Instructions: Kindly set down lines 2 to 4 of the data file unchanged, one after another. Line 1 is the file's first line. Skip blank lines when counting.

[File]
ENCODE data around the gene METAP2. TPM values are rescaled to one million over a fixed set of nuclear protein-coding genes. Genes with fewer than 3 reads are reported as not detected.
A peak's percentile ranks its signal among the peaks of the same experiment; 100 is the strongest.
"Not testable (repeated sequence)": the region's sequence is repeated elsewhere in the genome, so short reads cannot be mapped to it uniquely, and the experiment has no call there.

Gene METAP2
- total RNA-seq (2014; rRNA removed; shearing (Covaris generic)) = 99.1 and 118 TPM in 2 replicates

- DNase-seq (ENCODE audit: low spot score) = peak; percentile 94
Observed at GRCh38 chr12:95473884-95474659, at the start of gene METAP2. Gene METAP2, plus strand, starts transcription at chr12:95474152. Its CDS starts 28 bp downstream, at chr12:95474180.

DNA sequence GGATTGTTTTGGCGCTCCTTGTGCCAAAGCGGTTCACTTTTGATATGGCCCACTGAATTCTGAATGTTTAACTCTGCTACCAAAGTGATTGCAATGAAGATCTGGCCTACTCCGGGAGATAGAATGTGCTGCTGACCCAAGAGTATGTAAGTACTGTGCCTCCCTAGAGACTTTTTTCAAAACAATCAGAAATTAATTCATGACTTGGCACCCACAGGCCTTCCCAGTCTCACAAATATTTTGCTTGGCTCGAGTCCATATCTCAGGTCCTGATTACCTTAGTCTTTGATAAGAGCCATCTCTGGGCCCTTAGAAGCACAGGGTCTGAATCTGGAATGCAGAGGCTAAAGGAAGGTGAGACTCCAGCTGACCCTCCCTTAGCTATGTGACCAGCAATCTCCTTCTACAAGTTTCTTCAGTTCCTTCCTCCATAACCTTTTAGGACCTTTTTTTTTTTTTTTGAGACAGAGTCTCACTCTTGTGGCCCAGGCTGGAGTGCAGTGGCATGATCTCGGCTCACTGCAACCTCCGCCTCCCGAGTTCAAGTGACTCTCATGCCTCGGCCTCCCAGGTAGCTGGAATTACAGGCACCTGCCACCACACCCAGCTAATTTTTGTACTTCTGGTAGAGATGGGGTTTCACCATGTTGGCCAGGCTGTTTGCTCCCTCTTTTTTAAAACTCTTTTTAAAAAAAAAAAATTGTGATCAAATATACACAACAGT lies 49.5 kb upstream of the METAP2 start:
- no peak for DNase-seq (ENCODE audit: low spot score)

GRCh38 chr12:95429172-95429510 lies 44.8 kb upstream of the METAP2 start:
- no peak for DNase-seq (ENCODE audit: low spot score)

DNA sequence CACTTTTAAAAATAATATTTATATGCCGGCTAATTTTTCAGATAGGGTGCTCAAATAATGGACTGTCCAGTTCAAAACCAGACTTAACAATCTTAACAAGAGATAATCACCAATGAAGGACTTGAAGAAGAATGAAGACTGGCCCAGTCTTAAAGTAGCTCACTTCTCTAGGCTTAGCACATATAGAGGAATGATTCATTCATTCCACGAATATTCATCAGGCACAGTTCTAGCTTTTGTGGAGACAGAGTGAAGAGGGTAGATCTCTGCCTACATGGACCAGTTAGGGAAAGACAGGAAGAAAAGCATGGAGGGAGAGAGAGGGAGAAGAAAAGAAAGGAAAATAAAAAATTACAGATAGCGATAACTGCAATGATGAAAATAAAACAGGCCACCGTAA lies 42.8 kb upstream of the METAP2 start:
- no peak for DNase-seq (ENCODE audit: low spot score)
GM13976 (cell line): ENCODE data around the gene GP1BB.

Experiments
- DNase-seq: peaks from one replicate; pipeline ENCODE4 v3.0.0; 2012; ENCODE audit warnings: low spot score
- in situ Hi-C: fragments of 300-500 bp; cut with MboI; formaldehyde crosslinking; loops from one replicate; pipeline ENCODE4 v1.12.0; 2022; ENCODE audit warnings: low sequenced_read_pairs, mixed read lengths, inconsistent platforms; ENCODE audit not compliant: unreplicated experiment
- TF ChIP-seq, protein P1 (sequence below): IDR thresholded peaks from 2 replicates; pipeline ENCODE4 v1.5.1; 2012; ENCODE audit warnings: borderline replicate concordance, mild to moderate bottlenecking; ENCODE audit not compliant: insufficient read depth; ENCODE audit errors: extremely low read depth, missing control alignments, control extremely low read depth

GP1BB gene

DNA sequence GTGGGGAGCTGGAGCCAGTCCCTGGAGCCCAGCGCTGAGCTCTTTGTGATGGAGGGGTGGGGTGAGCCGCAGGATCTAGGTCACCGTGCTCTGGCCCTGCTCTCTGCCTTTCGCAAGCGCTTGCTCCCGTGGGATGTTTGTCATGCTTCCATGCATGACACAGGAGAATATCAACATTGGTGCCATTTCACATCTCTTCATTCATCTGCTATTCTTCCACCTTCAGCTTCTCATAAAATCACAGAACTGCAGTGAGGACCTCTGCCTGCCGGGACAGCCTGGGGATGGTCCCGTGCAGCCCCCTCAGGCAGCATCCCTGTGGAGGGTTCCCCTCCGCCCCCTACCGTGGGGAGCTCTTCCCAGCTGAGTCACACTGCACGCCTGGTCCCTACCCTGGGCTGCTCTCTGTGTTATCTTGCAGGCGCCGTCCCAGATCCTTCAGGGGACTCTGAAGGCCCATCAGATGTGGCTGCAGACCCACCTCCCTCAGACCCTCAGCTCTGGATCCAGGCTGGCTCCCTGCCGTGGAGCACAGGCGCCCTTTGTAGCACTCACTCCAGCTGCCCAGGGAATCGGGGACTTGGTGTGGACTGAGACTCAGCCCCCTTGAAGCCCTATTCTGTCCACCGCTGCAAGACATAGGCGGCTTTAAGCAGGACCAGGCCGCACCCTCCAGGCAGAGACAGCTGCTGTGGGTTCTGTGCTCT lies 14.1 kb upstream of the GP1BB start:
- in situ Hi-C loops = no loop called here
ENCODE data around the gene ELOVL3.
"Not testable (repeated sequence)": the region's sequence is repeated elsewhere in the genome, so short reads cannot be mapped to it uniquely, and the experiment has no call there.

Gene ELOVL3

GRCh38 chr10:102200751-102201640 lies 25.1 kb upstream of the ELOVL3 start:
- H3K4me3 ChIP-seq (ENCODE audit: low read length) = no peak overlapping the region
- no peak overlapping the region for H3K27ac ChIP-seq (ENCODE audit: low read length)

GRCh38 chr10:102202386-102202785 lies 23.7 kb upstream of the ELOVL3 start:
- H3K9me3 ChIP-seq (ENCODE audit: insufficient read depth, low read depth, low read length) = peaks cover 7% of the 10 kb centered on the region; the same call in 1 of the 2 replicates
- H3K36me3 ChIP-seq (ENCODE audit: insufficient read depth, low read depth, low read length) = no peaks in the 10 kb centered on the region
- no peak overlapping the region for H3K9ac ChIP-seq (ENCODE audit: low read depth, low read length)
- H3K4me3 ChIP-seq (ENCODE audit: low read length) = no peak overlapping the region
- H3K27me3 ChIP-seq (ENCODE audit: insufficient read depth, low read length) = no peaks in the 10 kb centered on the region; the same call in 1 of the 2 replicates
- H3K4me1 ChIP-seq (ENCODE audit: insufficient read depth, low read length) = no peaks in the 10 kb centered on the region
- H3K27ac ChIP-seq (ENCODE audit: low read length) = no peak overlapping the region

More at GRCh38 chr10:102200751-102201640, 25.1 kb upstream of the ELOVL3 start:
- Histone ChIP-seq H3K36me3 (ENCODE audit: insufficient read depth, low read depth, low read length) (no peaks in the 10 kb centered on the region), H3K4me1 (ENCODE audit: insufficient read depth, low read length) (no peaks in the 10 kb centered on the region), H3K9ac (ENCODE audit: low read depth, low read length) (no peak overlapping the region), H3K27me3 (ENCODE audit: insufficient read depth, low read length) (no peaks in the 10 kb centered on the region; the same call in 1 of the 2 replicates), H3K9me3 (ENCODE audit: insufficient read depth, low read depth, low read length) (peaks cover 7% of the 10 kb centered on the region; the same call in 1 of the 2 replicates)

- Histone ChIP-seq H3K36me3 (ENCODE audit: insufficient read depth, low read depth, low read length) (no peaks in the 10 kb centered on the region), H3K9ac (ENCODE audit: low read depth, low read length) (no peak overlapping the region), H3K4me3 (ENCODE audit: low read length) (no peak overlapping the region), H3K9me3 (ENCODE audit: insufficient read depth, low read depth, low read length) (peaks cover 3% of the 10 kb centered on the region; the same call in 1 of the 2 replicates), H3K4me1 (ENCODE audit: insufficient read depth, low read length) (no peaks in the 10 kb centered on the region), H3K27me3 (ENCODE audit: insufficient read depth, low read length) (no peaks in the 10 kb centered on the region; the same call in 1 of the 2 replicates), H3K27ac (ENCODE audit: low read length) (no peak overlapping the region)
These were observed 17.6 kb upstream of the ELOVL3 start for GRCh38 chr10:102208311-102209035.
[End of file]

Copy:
A peak's percentile ranks its signal among the peaks of the same experiment; 100 is the strongest.
"Not testable (repeated sequence)": the region's sequence is repeated elsewhere in the genome, so short reads cannot be mapped to it uniquely, and the experiment has no call there.

Gene METAP2